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45 Years

Charlotte Rampling in  45 Years  (Image  ©  Artificial Eye). 

Charlotte Rampling in 45 Years (Image © Artificial Eye). 

Watching Andrew Haigh’s sublime 45 Years felt like viewing a film from the late Ingmar Bergman. The film shares the same probing psychological examination and tense emotional drama with a majority of the Swedish director’s works, but Haigh’s picture departs through its sensitivity to its subject and characters, as well as its distinct visual style.

Centered on the week leading up to Kate and Geoffrey Mercer’s (Charlotte Rampling and Tom Courtenay) 45th wedding anniversary, the narrative focuses on how their relationship is shaken after Geoff receives a letter detailing that the body of his former lover, Katya, who died in 1962 before he met and married Kate, has been found frozen in a glacier of ice in Switzerland. The discovery rekindles long buried emotions in Geoff while Kate is confronted with the fact that Katya’s specter now overshadows their increasingly fragile marriage.

During one late night conversation in bed, Geoff asks, “You really believe you haven’t been enough for me?” to which Kate replies, “No. I think I was enough for you, I’m just not sure you do.”

Along with the quiet restraint Charlotte Rampling brings to her role to contrast Tom Courtenay’s morose demeanor, Lol Crawley’s cinematography of the bleary, overcast English countryside and the interiors of the Mercer’s house—captured in 35mm—establish the film’s bleak atmosphere from the first frame. Combined with Haigh’s use of wide and medium shots, that provide a physical representation of the growing distance in Kate and Geoff’s relationship, Crawley’s camerawork captures every gesture and expression that cannot be conveyed through dialogue.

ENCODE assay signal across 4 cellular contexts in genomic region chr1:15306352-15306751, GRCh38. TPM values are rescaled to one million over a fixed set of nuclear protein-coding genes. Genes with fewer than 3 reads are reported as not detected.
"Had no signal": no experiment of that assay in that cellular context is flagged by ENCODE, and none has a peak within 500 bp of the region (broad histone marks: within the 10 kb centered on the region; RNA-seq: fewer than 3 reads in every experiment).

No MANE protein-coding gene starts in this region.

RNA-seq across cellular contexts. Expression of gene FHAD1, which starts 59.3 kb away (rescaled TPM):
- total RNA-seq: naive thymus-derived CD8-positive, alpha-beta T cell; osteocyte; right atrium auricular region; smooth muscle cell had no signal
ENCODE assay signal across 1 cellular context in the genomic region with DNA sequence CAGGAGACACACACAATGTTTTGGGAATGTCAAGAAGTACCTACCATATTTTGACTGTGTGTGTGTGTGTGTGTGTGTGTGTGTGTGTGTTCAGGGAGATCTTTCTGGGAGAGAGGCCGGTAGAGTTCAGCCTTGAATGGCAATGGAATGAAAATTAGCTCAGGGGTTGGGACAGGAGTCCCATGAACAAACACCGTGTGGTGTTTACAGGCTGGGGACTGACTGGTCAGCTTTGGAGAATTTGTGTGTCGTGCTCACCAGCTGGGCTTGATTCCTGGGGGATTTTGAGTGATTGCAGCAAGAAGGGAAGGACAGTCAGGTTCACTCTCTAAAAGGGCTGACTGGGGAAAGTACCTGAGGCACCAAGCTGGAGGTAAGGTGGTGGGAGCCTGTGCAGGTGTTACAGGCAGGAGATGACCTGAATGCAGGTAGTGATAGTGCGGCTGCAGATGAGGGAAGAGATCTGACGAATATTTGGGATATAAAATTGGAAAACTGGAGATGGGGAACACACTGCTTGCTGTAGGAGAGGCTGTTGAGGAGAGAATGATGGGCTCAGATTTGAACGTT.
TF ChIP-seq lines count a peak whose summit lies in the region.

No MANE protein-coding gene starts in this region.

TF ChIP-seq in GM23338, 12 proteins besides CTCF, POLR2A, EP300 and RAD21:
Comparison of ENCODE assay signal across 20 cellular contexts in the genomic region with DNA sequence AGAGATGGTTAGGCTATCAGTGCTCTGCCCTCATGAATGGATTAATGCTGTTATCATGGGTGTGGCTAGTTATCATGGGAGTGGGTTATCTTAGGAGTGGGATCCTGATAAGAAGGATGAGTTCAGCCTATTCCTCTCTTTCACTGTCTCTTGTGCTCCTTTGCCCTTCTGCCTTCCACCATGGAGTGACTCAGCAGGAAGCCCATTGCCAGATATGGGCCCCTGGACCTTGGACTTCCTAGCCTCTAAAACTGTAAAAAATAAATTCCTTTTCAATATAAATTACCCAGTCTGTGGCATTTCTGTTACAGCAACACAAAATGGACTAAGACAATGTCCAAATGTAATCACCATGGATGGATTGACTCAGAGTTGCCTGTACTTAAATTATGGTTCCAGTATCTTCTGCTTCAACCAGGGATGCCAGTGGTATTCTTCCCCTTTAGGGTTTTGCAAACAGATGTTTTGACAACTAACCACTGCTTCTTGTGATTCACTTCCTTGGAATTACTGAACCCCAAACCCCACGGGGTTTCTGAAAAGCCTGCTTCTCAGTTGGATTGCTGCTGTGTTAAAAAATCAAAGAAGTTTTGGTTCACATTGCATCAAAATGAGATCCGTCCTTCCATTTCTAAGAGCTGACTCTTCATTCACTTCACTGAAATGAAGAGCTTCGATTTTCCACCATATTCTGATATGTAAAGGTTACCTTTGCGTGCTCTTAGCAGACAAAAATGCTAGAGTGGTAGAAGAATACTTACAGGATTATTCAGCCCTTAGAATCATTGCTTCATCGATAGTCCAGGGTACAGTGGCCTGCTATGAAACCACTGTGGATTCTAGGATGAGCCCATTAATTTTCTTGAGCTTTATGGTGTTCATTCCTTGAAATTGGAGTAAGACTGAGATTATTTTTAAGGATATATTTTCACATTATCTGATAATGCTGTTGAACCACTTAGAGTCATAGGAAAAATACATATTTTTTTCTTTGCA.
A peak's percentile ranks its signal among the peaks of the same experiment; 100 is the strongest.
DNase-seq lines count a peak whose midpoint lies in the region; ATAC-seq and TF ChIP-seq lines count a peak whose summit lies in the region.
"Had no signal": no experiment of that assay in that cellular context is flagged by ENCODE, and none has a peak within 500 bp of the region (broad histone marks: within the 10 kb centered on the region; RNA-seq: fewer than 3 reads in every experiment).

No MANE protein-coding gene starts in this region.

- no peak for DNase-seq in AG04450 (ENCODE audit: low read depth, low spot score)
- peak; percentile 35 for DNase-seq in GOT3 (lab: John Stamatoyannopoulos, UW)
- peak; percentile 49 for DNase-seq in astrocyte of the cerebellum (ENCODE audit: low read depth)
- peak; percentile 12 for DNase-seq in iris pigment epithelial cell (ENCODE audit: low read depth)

The film does have a few drawbacks. There is a natural softness in a select number of shots—but this is inherent to the original photography, rather than its DCP presentation, since detail and sharpness most times is compromised in wider shots. In addition, some viewers may be bothered by its deliberate slow pacing; however, by being patient and investing in the characters, viewers may find the film’s payoff to be rewarding.

In one of the film’s most inspired sequences, Kate and Geoff dance in their living room to Lloyd Price’s version of “Stagger Lee.” Physically exhausted afterward, Kate humorously states, “I’m not twenty anymore.” As an extension, cinema may no longer be twenty years of age, but recent films such as 45 Years attest that there is plenty of magic present to be experienced, just like that which can be found in the longevity of a good marriage. 

45 Years

Starring: Charlotte Rampling, Tom Courtenay, Geraldine James, Dolly Wells

Written by: Andrew Haigh

Directed by: Andrew Haigh

Running time: 95 minutes

Sean Woodard has been described by many of his friends and colleagues as having an "encyclopedic knowledge of film." When he's not watching Sergio Leone westerns or listening to Ennio Morricone's film scores, he can be found writing, playing piano (his nickname is "Elton Sean"), or singing in his church choir. Sean has earned Bachelor degrees in Writing and Music from Point Loma Nazarene University and is currently pursuing a Dual M.A. in English/M.F.A in Creative Writing degree from Chapman University. You can contact him at